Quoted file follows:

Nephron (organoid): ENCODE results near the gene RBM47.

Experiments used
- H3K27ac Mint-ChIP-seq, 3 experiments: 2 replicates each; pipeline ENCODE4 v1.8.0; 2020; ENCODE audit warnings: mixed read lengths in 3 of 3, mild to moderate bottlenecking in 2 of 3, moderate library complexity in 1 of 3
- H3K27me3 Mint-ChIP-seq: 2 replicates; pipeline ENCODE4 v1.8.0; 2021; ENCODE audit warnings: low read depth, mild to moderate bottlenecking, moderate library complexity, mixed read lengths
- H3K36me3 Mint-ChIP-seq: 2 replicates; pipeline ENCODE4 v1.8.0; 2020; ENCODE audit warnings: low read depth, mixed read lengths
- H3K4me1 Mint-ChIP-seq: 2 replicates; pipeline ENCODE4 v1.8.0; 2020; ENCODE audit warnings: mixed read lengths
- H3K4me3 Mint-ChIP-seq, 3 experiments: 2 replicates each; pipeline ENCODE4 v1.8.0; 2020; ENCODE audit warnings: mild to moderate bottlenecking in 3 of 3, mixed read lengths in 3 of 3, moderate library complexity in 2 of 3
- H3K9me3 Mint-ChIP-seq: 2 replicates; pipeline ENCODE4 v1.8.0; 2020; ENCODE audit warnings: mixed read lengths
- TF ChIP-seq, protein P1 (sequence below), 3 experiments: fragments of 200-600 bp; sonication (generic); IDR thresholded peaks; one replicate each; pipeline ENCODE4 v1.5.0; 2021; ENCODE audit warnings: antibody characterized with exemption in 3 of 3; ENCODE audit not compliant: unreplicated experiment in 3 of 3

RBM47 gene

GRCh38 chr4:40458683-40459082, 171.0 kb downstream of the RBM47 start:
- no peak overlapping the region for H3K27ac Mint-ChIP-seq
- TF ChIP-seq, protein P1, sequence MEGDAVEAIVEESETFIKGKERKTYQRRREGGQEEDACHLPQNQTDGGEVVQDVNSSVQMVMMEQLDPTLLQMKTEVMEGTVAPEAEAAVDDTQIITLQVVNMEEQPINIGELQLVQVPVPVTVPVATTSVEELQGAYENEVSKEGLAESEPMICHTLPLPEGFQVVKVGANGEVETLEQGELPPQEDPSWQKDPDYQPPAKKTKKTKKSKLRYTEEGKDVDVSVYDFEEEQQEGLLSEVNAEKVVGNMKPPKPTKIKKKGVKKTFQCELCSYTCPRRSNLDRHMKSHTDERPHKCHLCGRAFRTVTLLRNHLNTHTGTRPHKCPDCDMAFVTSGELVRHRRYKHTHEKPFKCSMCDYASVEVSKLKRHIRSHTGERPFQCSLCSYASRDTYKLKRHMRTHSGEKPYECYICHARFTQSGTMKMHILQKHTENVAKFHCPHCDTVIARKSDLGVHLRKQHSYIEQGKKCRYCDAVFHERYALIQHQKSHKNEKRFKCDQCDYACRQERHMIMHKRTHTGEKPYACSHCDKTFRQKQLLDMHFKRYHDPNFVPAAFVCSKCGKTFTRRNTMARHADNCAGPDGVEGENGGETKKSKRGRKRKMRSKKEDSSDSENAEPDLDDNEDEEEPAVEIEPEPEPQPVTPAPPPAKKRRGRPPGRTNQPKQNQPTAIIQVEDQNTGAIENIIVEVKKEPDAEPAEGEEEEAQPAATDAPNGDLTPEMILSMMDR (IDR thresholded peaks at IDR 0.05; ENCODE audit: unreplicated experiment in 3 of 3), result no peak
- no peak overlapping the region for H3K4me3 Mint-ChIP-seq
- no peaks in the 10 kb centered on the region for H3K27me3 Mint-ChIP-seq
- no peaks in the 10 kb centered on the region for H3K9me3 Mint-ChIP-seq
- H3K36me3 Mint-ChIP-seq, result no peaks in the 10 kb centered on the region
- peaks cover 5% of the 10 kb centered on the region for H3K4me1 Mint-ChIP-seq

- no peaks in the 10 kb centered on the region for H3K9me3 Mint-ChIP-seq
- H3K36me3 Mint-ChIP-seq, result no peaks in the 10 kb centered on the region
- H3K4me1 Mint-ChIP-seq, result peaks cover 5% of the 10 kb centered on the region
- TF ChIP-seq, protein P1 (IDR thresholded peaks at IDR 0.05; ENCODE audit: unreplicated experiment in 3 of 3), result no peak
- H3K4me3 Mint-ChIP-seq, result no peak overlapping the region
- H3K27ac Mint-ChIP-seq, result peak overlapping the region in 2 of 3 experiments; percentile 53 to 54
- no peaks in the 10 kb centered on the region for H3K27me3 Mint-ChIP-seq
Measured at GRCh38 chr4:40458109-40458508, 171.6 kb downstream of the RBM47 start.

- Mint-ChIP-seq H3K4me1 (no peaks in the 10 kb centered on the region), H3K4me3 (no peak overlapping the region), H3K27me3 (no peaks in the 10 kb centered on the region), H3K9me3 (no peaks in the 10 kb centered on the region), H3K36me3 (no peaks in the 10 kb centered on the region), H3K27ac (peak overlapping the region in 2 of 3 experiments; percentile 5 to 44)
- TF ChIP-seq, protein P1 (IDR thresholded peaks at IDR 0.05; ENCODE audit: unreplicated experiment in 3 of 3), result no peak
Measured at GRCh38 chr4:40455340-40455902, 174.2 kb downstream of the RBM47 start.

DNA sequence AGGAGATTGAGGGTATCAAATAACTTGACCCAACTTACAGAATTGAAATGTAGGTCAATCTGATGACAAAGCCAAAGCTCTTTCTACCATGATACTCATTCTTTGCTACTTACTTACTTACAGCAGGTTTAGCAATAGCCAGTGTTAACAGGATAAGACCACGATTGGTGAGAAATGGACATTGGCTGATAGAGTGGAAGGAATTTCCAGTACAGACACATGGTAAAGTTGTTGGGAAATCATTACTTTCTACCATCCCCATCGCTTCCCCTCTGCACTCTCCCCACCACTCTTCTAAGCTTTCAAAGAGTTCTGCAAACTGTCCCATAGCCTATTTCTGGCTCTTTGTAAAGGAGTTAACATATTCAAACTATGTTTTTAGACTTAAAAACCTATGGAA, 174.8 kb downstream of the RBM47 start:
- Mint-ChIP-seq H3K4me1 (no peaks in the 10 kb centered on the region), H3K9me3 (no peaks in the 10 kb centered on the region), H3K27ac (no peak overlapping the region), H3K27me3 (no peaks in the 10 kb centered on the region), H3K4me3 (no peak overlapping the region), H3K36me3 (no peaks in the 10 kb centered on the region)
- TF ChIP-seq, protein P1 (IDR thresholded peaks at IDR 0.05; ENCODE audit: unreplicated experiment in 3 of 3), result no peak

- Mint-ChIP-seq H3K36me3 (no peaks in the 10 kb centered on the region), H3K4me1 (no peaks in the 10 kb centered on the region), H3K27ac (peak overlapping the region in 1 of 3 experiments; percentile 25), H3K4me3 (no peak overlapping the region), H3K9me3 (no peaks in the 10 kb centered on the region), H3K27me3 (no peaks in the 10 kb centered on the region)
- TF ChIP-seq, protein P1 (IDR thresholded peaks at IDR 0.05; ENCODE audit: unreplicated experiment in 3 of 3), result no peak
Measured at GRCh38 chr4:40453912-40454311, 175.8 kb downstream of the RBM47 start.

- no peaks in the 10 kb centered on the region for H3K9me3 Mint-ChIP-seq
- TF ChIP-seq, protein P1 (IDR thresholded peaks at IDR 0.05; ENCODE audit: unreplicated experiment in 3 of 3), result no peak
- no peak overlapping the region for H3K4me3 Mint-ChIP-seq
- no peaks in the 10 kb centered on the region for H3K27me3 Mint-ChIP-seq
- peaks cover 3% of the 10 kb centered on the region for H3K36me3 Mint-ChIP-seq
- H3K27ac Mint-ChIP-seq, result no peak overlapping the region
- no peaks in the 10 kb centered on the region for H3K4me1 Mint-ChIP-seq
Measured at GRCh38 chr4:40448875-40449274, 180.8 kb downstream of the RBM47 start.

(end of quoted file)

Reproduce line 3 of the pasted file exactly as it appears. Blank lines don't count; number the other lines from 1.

- H3K27ac Mint-ChIP-seq, 3 experiments: 2 replicates each; pipeline ENCODE4 v1.8.0; 2020; ENCODE audit warnings: mixed read lengths in 3 of 3, mild to moderate bottlenecking in 2 of 3, moderate library complexity in 1 of 3